E. China silk farming hub uses robots to breed silkworms

Much of China's rural areas have suffered a loss of labor as younger populations migrate to cities in search of work, leaving behind the elderly to take care of the farm work. Mechanization is China's agricultural sector is still at low levels.

Robots and automation technologies are being introduced in Huzhou, a city in eastern China’s Zhejiang Province, to modernize a centuries-old industry: silkworm breeding.

At a silkworm breeding firm in Nanxun of Huzhou, a city known for its burgeoning silk industry, staff now use robots to move case after case of silkworms onto an automated production line, instead of loading them up by themselves, Chinese media reported.

These square- or round-shaped cases, made of bamboo with walls on all sides, contain a mattress for the larvae of silkworms to sleep on.

The robot also disinfects the cases and feeds mulberry leaves to the worms, freeing staff from most of the tedious labor.

According to Chinese media reports, mechanized silkworm breeding slash labor costs and enhance efficiency by 50% to 60%.

Much of China’s rural areas have suffered a loss of labor as younger populations migrate to cities in search of work, leaving behind the elderly to take care of the farm work. Mechanization is China’s agricultural sector is still at low levels.

The silk mill where the larvae are nurtured is air-conditioned, complete with heaters, humidifiers and thermometers, to bring the indoor temperature to a range congenial to the growth of silkworms.

The company responsible for applying robots to breed silkworms runs this program in conjunction with local farmers, Gao Guorong, a company manager was quoted as saying.

He added that after growing the larvae to certain size, the firm will use robots to sterilize their
abode and dispense mulberry leaves, before distributing the grown-up insects to local farmers for further breeding.

Through robot-assisted mechanized processes, the company has provided pre-production, in-production and post-production guidance and services to silk farmers in Nanxun.

To date, the district has 67,300 mu (4,486 hectares) of mulberry groves, with 33,000 households engaged in silk farming and producing 16,000 “colonies” of silkworm.

In industrial parlance, a standard silkworm colony weighs 15g and when the bugs grow bigger, they can make cocoons weighing as much as 50kg. This amount of fabric is enough to be converted into between 5kg and 10kg of silk cloth.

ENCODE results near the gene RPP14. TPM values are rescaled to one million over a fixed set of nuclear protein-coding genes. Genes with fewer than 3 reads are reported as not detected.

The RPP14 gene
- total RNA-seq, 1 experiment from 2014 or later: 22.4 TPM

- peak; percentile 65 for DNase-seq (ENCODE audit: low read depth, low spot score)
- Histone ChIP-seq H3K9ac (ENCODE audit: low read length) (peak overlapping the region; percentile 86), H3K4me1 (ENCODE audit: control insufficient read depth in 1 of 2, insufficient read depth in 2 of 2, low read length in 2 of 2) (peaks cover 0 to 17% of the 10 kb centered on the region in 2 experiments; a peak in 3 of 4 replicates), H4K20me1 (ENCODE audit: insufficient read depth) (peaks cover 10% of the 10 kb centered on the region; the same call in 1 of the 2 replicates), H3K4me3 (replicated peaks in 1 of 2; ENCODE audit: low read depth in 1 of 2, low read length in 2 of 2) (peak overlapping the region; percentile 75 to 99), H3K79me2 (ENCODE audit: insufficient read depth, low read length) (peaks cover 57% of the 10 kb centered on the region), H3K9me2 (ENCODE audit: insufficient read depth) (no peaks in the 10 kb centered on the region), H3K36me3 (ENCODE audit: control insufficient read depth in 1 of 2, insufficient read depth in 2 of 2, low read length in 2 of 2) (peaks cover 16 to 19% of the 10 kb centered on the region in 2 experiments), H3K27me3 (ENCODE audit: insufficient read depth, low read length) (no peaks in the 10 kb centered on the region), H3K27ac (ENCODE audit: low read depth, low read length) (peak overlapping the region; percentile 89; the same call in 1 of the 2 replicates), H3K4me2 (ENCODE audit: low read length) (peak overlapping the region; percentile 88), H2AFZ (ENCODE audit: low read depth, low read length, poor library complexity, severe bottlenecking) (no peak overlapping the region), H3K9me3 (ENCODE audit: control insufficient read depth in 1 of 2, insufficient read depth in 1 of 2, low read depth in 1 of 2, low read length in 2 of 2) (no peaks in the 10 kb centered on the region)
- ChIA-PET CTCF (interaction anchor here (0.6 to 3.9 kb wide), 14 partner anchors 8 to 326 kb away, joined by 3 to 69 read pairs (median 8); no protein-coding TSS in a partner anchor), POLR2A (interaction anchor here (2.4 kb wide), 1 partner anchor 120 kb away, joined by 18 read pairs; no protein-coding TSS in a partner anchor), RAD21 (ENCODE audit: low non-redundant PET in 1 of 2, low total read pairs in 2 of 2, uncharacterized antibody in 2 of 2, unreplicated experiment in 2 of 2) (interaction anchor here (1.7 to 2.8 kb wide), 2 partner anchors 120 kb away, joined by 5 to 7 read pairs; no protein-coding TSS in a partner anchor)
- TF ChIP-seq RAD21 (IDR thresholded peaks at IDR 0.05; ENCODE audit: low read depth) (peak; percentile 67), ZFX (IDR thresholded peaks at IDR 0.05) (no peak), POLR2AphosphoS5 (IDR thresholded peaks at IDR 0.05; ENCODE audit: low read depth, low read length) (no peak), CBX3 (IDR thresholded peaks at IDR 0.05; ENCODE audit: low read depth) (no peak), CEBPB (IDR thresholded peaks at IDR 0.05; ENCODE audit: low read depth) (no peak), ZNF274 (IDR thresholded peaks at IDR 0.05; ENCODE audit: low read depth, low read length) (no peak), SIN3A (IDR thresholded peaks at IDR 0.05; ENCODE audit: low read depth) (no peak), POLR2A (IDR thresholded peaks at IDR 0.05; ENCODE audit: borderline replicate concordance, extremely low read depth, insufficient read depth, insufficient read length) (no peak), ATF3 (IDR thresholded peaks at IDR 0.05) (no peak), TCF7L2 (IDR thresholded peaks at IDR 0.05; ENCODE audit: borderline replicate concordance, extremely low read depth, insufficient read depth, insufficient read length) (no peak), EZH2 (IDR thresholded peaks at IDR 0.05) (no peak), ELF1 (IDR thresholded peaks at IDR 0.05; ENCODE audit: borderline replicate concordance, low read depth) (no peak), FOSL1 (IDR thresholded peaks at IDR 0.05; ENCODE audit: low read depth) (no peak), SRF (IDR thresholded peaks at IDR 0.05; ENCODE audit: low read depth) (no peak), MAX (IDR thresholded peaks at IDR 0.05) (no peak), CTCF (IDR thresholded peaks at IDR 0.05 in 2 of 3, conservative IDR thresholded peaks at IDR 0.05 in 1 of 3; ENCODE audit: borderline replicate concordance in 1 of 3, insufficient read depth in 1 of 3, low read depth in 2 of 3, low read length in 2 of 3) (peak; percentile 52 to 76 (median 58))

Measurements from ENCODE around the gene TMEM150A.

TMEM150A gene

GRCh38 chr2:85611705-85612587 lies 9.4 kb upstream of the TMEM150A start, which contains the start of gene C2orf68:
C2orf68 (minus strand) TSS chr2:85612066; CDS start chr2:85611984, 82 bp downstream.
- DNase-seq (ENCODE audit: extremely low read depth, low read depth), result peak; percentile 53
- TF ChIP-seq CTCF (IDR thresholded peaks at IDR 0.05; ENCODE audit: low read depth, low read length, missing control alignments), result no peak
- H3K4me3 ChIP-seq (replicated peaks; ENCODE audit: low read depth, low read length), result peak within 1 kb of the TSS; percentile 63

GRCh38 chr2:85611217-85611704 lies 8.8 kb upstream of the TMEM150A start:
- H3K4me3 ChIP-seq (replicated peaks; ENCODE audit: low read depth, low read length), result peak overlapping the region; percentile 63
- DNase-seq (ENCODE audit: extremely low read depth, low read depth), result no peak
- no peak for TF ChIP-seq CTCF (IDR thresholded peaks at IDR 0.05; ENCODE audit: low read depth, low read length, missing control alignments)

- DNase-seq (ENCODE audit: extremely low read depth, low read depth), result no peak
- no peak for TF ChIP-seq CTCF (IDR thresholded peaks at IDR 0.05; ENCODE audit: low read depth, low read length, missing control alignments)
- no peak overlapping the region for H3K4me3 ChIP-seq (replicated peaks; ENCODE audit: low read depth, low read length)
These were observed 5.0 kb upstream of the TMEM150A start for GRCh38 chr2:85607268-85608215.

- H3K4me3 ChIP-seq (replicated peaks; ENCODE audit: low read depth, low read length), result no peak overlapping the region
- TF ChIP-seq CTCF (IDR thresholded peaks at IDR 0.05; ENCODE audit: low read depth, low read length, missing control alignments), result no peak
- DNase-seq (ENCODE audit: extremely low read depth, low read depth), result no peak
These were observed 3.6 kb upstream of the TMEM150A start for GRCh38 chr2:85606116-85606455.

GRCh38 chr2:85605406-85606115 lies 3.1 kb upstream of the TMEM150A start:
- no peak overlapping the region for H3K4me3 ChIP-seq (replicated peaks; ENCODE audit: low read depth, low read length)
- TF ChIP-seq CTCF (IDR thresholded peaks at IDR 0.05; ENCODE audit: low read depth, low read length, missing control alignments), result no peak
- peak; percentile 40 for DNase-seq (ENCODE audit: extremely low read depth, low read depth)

Robotics are deployed on a wider scale in all of China and across a variety of industries. Agriculture is one area where robots are gaining currency, with drones and robots used to empower plant protection, replace human pickers and increase productivity.

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Ni Tao

Ni Tao is the founder and editor-in-chief of cnrobopedia. Prior to cnrobopedia, he had a full decade of experience with a major state-run English-language newspaper as a tech reporter and opinion writer. He is also a communications specialist, having provided consultancy services to established firms like Siemens, Philips, ABinBev, Diageo, Trip.com Group (Nasdaq: TCOM, HK: 9961), Jianpu Technology (NYSE: JT) and a handful of domestic startups. A graduate of Fudan University, he writes widely about China's business and tech scenes and other topics for global publications including South China Morning Post, SupChina, The Diplomat, CGTN, Banking Technology, among others, and tries to impart his experience to students at Fudan University Journalism School, where he is a part-time lecturer. When he's not writing about robotics, you can expect him to be on his beloved Yanagisawa saxophones, trying to play some jazz riffs, often in vain and occasionally against the protests of an angry neighbor. Get in touch with him by dropping a line at nitao0927@gmail.com.

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